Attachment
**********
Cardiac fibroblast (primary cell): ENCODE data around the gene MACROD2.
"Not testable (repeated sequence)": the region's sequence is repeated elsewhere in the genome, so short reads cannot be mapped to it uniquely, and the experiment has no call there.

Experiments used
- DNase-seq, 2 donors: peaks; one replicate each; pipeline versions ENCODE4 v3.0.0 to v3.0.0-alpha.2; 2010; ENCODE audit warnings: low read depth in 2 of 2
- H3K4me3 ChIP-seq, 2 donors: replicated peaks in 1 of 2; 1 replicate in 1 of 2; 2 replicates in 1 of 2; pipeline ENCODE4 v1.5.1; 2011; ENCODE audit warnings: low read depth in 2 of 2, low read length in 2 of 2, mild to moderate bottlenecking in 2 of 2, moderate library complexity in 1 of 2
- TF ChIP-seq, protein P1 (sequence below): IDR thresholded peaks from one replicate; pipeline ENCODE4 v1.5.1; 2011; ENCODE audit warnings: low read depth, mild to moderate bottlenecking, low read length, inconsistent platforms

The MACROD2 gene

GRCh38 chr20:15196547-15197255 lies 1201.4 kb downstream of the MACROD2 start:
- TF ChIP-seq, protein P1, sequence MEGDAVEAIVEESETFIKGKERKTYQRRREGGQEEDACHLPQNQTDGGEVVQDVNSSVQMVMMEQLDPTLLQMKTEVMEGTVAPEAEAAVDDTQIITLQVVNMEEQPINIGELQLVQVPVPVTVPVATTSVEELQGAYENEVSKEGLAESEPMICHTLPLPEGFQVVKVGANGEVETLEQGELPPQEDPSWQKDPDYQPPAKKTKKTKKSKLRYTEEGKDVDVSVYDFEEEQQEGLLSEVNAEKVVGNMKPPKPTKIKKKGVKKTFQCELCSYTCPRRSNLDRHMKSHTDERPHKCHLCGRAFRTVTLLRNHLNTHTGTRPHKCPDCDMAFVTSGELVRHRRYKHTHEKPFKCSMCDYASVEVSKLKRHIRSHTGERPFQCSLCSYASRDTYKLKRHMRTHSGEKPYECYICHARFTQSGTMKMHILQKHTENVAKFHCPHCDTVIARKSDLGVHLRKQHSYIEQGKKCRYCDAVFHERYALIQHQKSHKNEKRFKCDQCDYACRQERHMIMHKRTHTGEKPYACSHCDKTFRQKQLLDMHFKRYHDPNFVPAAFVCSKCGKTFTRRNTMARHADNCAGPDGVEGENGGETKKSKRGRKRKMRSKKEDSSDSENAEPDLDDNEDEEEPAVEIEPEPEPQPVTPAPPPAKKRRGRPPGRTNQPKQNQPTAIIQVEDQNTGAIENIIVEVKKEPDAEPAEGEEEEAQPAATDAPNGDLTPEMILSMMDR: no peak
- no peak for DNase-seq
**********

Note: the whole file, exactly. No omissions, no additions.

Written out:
Cardiac fibroblast (primary cell): ENCODE data around the gene MACROD2.
"Not testable (repeated sequence)": the region's sequence is repeated elsewhere in the genome, so short reads cannot be mapped to it uniquely, and the experiment has no call there.

Experiments used
- DNase-seq, 2 donors: peaks; one replicate each; pipeline versions ENCODE4 v3.0.0 to v3.0.0-alpha.2; 2010; ENCODE audit warnings: low read depth in 2 of 2
- H3K4me3 ChIP-seq, 2 donors: replicated peaks in 1 of 2; 1 replicate in 1 of 2; 2 replicates in 1 of 2; pipeline ENCODE4 v1.5.1; 2011; ENCODE audit warnings: low read depth in 2 of 2, low read length in 2 of 2, mild to moderate bottlenecking in 2 of 2, moderate library complexity in 1 of 2
- TF ChIP-seq, protein P1 (sequence below): IDR thresholded peaks from one replicate; pipeline ENCODE4 v1.5.1; 2011; ENCODE audit warnings: low read depth, mild to moderate bottlenecking, low read length, inconsistent platforms

The MACROD2 gene

GRCh38 chr20:15196547-15197255 lies 1201.4 kb downstream of the MACROD2 start:
- TF ChIP-seq, protein P1, sequence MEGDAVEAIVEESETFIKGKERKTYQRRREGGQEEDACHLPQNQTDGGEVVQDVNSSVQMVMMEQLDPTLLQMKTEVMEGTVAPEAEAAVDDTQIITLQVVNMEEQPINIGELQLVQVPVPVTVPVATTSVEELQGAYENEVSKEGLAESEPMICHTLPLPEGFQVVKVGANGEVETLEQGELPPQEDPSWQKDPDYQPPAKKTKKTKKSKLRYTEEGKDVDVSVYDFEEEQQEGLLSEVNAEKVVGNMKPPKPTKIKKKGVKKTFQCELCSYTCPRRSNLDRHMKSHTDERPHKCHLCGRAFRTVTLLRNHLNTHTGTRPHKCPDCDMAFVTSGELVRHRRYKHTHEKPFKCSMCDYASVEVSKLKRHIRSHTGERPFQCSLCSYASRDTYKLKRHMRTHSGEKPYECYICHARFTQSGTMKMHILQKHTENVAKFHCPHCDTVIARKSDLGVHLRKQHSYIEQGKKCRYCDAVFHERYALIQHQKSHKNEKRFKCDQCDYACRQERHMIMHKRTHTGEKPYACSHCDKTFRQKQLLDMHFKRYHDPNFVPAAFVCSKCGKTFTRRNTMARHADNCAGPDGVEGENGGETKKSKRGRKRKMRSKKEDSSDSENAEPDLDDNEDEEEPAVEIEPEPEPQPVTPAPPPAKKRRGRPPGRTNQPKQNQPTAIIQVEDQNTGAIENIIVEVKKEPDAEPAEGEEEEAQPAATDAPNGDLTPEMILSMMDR: no peak
- no peak for DNase-seq